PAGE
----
Our exhaustive library of resources and guidelines designed to help professionals maintain a sterling reputation founded on trust, ethics, and best practices.
Under new rules effective May 16, 2016, the public can now invest in early-stage start-ups via online platforms that are subject to registration and disclosure requirements. For their part, consumers are limited in how much they can invest based on their income and net worth. The U.S. government permitted crowdfunded investing as part of its Jumpstart Our Business Startups (JOBS) Act and the SEC’s enabling “Regulation Crowdfunding.”
The financial-services industry has a perennial consumer-trust problem. Year after year, studies show that consumers don’t trust financial institutions or financial advisors to do what’s right. A recent survey reveals that consumer mistrust of the financial-services industry slipped even further in 2016.
You probably know this already. But allow us to remind you of the zeal with which attorneys target financial advisors who mess up. Here are six of their typical marketing strategies.
We’ve said it before, but we’ll say it again. The vast majority of ethical/legal problems advisors encounter are self-inflicted. Sophisticated, large Ponzi schemers are outliers. Much more common are advisors who a.) make unforced errors through inattention or sloppiness or b.) aren’t well grounded in principle.
We’ve seen how easy it is for advisors to get distracted from the core values and ethical practices that produce long-term success. They focus on seeing more prospects, closing more sales, cross-selling more products, racking up more conference credits, graduating to a nicer office, buying a more luxurious home, etc. There’s nothing wrong with wanting those things. But remember that they are results, not root causes.
Financial advisors who have noticed cognitive declines in older clients as well as irregularities in their financial statements face tough decisions. Should they raise a red flag with authorities and risk angering family members? And should they slow or stop a requested financial transaction when they suspect exploitation?
If you are a financial professional or business owner, you can’t outsource ethics. You alone are responsible for your ethical conduct. Whether you own a business or just work for one, these principles will help you avoid customer complaints, legal sanctions, and E&O insurance claims.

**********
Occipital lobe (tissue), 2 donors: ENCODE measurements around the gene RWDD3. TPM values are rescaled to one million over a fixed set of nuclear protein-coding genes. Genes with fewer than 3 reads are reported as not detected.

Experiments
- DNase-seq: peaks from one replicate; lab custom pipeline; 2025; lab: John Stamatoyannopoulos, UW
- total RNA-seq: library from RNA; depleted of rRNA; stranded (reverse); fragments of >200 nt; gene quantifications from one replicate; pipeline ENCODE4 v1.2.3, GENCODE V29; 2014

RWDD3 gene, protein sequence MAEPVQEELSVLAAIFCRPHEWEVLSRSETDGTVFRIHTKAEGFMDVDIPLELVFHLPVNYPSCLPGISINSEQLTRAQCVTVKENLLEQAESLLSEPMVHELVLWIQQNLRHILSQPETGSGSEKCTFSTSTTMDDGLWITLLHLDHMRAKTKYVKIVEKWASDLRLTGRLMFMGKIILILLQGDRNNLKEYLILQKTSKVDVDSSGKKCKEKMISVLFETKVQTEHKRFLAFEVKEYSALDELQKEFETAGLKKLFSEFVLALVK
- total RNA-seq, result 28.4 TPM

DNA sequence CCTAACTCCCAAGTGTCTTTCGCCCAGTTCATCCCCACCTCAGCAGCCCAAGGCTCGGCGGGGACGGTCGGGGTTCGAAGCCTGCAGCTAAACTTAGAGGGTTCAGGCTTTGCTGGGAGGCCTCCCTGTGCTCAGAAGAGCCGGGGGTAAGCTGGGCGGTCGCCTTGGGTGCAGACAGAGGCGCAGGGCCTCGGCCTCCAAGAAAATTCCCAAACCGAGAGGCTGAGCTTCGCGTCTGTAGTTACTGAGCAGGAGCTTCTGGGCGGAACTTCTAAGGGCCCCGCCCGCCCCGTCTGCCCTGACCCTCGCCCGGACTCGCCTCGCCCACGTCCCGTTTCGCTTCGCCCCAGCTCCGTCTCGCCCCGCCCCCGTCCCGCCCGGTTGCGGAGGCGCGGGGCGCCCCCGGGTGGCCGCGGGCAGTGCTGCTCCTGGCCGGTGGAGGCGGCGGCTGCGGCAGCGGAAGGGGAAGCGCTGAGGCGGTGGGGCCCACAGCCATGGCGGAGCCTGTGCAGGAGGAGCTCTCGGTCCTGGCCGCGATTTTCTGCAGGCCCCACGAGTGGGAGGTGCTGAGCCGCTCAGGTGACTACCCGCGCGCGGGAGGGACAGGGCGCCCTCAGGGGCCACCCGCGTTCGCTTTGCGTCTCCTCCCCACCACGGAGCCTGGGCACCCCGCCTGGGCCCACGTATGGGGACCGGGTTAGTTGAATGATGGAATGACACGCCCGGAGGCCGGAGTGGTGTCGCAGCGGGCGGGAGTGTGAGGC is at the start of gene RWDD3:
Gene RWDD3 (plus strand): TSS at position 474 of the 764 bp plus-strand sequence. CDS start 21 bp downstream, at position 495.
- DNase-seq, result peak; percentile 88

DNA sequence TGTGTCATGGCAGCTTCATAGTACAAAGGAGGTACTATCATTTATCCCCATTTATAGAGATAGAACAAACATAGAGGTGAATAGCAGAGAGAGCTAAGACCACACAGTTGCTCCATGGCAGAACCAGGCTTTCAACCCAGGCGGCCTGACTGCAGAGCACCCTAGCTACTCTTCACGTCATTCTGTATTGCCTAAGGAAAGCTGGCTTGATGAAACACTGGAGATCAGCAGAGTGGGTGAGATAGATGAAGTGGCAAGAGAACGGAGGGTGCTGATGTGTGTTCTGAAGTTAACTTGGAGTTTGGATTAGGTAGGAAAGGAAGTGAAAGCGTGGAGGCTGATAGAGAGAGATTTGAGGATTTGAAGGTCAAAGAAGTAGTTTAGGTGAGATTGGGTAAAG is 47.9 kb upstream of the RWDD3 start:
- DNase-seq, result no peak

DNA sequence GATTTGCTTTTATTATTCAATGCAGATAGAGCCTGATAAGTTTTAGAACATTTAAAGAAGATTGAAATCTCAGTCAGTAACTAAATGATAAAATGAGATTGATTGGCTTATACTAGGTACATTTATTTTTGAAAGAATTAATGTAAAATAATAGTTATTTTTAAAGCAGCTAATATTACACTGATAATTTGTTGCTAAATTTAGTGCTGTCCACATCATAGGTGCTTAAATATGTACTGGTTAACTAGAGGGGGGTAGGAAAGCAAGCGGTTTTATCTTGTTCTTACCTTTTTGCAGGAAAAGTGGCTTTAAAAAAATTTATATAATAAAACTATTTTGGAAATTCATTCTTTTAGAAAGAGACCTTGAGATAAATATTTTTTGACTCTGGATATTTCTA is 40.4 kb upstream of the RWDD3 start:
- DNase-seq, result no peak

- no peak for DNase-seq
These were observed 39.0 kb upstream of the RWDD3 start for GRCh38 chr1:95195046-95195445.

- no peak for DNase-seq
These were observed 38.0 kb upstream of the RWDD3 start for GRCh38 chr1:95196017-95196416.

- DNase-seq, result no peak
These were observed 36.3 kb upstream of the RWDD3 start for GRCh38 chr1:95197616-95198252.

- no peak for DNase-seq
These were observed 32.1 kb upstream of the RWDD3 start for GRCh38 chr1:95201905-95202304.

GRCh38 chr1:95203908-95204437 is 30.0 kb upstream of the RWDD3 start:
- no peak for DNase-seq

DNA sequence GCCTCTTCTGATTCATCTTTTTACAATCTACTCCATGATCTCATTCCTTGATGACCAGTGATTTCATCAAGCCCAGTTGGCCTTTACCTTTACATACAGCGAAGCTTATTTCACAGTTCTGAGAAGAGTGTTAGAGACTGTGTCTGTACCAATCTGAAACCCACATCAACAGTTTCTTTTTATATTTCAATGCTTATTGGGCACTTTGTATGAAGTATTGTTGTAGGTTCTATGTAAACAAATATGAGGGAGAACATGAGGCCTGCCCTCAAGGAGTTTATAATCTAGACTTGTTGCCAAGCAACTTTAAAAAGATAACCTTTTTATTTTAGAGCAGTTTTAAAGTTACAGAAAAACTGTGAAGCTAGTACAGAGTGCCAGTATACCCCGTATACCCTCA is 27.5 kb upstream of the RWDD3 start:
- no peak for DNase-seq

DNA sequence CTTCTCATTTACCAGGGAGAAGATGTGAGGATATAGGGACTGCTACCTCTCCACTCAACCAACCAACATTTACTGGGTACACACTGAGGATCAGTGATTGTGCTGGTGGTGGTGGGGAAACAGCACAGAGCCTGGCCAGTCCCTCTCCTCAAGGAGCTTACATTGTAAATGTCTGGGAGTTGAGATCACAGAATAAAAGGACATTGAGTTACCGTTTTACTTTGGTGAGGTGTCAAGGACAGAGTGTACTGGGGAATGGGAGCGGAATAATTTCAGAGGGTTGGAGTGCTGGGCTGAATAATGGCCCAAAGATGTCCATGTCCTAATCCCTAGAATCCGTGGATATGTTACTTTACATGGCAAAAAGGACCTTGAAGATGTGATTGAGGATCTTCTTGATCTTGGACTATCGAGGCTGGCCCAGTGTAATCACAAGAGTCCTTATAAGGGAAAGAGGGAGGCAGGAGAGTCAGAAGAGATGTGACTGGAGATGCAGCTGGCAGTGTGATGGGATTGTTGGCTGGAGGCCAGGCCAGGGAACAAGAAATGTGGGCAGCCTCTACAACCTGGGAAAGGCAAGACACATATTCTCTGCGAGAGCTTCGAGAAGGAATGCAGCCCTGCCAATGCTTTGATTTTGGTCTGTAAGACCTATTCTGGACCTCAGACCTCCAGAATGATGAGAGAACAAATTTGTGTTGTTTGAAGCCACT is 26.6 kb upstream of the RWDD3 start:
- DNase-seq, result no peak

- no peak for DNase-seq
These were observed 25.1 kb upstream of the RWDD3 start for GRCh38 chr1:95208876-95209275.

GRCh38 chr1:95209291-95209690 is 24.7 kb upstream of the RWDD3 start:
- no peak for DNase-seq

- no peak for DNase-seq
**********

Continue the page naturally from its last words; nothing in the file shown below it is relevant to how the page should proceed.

Several months ago, an agent approached us with an ethical concern. Formerly affiliated with a large FMO, he claimed its advisors were telling seminar attendees to expect a 4 to 6% return on their annuity purchases, despite the typical 2% payout with competing products. What’s more, he alleged the FMO was benchmarking its annuity contracts’ performance to a 3% bond and S&P 500. However, instead of illustrating a current, lower-yielding annuity, it compared those investments against a higher yielding annuity from more than ten years ago, strengthening the case to buy its offerings.
To the industry’s credit, firms terminated half of the offending advisors, the study reports. But 44 percent of those fired for misconduct wound up getting hired by another company that had an even higher rate of misconduct than their prior firm did. This suggests that some firms tolerate misconduct as a strategy to grow profits and that prior offenders in misconduct-tolerant firms are five times more likely to offend again.
Any life insurance agent should know how important it is to take every step necessary to strongly encourage and direct life insurance applicants to fill out the application completely and accurately — and to document your efforts in doing so.